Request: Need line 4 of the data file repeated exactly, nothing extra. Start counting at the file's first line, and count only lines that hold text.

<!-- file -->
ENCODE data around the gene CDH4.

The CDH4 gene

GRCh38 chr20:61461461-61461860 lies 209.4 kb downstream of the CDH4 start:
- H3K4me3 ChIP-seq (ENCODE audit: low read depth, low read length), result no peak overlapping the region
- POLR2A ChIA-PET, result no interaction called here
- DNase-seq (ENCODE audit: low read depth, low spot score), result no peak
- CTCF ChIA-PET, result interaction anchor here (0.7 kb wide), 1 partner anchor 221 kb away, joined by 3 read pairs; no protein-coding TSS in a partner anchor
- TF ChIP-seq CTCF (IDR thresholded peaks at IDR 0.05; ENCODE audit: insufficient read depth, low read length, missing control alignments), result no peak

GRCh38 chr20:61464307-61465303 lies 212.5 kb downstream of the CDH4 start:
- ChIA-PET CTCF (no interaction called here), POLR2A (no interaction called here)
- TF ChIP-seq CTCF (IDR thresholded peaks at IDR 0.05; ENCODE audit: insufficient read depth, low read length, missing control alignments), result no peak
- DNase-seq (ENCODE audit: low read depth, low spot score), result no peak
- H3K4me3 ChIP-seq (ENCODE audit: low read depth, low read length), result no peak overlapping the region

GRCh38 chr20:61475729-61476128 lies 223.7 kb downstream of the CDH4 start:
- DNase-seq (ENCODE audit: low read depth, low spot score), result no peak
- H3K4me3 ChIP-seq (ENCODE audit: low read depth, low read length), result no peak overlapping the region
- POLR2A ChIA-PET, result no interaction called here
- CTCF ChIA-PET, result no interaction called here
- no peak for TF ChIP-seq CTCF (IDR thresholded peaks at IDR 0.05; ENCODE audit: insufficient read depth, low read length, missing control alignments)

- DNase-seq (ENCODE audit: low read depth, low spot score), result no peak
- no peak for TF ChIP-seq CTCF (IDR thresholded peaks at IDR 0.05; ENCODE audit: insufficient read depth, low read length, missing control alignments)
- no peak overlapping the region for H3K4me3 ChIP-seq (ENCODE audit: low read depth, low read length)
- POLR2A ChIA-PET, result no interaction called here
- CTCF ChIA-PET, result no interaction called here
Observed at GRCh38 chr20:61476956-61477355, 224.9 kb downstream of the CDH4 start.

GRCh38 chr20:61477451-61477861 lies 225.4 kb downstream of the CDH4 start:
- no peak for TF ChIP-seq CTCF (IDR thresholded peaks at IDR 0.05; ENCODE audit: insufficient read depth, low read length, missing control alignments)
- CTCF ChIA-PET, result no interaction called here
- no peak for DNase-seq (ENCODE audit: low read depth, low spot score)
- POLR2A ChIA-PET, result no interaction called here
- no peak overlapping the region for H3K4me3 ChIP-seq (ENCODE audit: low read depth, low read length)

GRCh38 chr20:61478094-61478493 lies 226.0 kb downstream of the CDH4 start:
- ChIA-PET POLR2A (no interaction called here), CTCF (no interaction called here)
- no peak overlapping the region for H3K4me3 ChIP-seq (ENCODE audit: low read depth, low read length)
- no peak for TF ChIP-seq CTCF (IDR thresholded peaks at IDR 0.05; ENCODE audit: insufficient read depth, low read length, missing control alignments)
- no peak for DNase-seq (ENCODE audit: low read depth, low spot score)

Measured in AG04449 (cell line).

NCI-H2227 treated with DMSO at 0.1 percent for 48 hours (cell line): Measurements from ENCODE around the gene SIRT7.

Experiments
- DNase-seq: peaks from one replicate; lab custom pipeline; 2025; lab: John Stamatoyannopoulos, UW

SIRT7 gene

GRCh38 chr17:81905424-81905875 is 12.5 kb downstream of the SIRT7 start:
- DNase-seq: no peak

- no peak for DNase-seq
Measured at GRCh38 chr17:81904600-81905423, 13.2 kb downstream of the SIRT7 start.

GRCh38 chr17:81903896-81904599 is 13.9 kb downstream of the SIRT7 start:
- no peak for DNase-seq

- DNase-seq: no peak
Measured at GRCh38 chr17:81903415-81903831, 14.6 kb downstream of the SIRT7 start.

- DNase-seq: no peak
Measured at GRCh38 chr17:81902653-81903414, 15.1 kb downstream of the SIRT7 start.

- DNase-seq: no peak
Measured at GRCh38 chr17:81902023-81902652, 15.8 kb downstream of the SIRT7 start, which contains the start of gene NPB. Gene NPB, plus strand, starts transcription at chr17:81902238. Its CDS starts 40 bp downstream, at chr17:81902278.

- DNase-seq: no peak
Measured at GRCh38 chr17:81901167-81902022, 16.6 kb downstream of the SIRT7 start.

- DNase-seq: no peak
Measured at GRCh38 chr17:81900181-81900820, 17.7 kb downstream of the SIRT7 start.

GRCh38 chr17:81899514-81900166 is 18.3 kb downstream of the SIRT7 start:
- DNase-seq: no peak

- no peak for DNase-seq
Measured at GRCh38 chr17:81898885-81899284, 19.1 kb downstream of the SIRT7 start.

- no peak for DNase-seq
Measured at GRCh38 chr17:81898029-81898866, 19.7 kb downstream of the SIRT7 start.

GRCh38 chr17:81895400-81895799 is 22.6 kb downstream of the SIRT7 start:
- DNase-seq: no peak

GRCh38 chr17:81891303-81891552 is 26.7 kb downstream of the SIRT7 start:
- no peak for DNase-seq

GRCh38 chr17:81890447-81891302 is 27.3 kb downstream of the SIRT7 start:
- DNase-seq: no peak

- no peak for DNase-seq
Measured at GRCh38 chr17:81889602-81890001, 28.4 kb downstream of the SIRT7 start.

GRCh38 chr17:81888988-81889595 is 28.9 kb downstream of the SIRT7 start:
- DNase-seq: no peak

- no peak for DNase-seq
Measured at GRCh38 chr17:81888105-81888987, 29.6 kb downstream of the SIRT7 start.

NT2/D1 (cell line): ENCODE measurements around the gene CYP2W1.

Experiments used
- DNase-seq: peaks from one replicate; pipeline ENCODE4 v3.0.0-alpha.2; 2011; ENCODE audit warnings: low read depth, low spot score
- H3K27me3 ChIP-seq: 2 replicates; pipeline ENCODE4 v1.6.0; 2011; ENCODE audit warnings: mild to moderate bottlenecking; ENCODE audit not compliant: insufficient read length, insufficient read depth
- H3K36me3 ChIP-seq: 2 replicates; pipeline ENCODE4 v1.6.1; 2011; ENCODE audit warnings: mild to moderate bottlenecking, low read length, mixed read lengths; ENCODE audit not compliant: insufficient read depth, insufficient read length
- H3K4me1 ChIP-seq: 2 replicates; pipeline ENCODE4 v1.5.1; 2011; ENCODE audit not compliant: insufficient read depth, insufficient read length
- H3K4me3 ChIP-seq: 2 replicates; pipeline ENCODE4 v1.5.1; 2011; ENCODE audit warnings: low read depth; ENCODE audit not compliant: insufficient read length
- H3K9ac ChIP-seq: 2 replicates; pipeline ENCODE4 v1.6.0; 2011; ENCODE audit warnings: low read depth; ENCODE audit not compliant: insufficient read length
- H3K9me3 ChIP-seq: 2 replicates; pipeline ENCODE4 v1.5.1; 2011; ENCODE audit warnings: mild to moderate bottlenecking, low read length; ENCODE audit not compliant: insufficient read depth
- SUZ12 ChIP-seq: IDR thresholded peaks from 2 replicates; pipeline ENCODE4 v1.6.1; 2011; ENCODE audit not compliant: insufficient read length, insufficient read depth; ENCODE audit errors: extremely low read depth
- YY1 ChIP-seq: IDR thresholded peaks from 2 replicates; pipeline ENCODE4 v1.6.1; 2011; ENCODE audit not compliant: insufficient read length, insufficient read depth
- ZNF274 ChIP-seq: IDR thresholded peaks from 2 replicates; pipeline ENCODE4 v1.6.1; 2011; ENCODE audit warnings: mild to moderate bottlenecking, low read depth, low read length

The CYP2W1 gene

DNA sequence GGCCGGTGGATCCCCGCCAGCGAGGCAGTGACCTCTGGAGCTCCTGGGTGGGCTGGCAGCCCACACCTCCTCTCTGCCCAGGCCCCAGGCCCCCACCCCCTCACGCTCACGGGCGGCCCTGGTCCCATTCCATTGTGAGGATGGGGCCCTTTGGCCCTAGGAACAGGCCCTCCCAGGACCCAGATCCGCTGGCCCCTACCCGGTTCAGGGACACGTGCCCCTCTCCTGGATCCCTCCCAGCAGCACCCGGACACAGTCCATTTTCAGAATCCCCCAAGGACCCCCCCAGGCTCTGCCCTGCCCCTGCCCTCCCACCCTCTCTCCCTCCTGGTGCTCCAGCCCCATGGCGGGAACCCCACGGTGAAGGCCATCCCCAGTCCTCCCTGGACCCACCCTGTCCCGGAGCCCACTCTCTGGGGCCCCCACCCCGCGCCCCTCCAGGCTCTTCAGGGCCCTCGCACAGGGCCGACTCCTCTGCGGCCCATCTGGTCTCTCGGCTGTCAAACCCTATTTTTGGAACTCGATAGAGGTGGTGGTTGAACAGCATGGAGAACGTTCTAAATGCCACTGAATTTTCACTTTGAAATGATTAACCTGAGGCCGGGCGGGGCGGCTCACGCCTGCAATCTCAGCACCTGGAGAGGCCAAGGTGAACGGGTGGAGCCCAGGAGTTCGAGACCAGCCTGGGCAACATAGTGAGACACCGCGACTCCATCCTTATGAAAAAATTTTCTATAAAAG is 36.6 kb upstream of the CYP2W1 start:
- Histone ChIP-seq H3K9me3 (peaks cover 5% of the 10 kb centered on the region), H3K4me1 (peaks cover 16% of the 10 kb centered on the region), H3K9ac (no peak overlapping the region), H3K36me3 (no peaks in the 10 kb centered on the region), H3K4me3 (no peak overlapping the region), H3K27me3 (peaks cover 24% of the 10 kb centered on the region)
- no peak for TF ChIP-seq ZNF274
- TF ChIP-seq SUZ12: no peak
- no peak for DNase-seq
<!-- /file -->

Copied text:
- H3K4me3 ChIP-seq (ENCODE audit: low read depth, low read length), result no peak overlapping the region